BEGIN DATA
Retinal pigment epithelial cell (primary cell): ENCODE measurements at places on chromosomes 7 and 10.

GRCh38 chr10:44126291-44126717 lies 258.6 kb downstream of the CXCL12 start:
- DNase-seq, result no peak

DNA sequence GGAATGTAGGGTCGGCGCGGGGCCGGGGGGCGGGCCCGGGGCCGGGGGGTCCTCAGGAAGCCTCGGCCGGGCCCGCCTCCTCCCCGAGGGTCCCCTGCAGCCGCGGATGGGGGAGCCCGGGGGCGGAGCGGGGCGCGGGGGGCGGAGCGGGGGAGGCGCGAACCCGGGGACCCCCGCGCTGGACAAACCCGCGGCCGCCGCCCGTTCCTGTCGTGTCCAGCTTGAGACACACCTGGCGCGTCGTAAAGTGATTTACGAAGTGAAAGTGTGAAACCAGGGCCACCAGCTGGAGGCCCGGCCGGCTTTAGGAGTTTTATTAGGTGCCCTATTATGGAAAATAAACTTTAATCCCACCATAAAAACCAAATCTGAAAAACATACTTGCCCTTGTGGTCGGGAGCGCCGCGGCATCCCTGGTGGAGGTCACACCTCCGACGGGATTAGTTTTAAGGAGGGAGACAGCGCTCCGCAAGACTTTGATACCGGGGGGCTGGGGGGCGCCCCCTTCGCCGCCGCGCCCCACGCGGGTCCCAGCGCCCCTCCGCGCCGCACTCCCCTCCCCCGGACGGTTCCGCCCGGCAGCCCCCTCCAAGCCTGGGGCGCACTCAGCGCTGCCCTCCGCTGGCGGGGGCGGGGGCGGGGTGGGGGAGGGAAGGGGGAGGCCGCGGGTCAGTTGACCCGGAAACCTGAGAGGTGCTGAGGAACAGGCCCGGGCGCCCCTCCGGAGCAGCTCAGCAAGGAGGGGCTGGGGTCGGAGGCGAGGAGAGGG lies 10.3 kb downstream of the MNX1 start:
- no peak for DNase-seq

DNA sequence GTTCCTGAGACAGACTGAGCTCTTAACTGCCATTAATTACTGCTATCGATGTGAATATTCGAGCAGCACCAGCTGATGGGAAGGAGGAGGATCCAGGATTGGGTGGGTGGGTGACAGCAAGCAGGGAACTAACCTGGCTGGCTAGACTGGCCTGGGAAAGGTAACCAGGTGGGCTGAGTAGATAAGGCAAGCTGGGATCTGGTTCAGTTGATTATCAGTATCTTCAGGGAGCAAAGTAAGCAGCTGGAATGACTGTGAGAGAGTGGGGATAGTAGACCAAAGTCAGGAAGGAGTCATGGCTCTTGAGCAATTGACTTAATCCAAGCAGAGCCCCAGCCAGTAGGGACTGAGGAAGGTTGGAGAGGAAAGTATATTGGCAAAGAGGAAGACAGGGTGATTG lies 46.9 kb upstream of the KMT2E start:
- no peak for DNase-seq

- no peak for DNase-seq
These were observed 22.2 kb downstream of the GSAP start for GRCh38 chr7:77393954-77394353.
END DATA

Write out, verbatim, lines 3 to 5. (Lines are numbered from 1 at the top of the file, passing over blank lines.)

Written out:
- DNase-seq, result no peak

DNA sequence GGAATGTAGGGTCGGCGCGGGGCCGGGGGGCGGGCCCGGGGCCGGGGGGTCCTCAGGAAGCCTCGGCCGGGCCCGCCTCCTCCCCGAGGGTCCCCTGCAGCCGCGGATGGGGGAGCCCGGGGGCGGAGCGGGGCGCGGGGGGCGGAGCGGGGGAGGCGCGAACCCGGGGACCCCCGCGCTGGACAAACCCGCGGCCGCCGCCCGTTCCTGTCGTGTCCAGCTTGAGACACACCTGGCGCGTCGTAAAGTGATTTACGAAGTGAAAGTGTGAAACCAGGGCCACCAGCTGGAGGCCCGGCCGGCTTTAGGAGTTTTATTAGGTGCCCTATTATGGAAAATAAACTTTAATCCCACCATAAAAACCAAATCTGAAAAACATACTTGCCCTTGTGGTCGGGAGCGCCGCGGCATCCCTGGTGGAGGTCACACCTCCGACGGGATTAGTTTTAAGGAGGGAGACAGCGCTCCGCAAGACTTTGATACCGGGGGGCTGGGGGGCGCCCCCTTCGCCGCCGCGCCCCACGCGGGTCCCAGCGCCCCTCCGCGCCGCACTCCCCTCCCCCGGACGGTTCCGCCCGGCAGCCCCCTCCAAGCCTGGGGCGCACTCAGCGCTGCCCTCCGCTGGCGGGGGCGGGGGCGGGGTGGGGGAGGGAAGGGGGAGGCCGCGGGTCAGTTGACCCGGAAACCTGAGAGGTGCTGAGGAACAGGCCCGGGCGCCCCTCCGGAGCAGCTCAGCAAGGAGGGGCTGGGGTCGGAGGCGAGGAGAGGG lies 10.3 kb downstream of the MNX1 start:
- no peak for DNase-seq